We arrived at 2 pm at the Beach Hop and speechless drove around for half an hour! The 1000 cars were diminished to … let’s say … 50?! The day everyone was free and the sun finally shone, we expected would be the busiest day …
What a bummer! At the entrée we even weren’t asked for out tickets. And the signs for directions were already cleared.
21 April 2006
After I had recovered from badasses part 1, today for the first time in my life I saw a guy with a real hook as a hand !!! I thought a hook was a scary concoction of a writer of sailor stories. Probably a hook is a lot more robust in use and you are more frightening at a threatening fight, but it’s still fascinating that someone prefers a shiny hook to a skin-colored fake hand. I forgot to check if his car or wife were looking badly scratched.
If those New Zealanders prefer practical above aesthetic, then I wonder if the guy with the integral helmet does have a head …
When we were just arrived, I found the New Zealander much more polite than the Dutchman. Everyone greets each other on the street, except in a busy shopping street because as we said; being practical above all. You will always be noticed by the staff of a shop, greeted and asked for your well-being. Like Americans.
If you are along the road with car trouble, you will never be ignored. And if you drawed your head into your collar, your hands deep into your pockets, while making yourself as small as possible, on a spot that is not especially a walking trail … then the passing drivers still are supposing you are loudly screaming for help.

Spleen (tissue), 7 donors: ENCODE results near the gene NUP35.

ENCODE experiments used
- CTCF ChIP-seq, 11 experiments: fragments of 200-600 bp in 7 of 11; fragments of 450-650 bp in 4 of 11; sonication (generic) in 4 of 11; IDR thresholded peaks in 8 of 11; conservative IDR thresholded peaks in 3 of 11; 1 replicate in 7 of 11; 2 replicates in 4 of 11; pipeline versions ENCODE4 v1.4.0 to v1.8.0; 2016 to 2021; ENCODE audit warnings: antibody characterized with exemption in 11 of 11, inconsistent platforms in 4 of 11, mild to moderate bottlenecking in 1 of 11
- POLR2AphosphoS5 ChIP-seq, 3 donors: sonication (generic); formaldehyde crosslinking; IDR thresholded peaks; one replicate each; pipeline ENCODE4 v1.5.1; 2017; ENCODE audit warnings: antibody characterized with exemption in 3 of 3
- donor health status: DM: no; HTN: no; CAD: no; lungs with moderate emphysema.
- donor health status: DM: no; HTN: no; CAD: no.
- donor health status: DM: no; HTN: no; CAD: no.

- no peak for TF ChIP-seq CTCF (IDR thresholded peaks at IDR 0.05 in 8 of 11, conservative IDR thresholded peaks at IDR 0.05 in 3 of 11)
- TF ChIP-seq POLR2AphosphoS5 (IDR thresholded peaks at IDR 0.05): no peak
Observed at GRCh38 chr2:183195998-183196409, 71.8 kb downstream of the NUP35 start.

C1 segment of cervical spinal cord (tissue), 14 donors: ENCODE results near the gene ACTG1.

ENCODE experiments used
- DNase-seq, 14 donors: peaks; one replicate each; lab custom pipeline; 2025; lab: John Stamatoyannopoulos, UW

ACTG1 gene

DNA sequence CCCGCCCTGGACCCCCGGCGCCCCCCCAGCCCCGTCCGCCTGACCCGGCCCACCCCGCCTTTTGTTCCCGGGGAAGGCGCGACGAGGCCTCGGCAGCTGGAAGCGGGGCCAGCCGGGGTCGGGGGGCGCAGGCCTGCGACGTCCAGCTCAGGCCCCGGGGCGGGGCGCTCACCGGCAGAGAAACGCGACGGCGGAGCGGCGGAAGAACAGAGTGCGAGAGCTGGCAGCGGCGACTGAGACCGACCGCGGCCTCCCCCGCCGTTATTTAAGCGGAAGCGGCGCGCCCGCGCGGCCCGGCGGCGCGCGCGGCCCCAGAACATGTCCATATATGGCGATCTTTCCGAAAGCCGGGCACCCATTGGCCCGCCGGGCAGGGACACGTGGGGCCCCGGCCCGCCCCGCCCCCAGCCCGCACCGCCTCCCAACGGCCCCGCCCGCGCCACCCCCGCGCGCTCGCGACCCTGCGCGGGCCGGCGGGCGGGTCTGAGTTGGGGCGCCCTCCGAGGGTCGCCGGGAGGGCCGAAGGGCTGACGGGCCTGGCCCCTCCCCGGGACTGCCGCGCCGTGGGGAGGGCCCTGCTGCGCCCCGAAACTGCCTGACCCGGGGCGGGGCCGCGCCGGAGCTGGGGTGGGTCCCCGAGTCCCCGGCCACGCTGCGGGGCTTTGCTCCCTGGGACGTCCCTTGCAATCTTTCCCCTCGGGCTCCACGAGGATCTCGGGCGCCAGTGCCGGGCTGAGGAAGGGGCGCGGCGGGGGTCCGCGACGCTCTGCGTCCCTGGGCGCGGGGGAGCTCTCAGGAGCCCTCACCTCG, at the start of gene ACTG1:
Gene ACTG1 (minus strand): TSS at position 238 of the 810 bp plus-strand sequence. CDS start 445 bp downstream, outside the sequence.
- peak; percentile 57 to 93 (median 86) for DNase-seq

Drawed with a stick
At this point, their politeness changes into ignoring clearly silent signals.
Recently, there was a door-to-door collection week for a certain charity, of course preferably done at dinner time. You can not pretend you do not hear the door bell, because they just come back, walking up the stairs to the terrace and wish you a tasty meal on the threshold of the open sliding doors. Collectors must be practical too, right?
25 March 2006
Waiting at the gate of the airport I was thinking: “Which door do people choose when they have to go to a public toilet?” Do you too make a greased lightning calculation of which of the 2, 3 or 4 available toilets statistically would be the cleanest? Do ‘the Other People’ always take the middle door? Or just the door most near by the entrance door? So, the most near by one would be the dirtiest toilet. Or do all Other People think that way and then all flock to the farthest door, so that all farthest toilets are the most used ones?
The times that I’m not paralyzed by the quick calculation, is when I see a toilet for the disabled. Because I suspect that most people are afraid to use it. Out of courtesy, out of duty or because of their cleaner morals 🙂 Or perhaps because using a toilet for the disabled is stored in the same brain-box as using a parking lot for the disabled. We were brought up that you will be fined if improperly using that parking, so automatically the whole territory of the disabled became trespassing for the undisabled.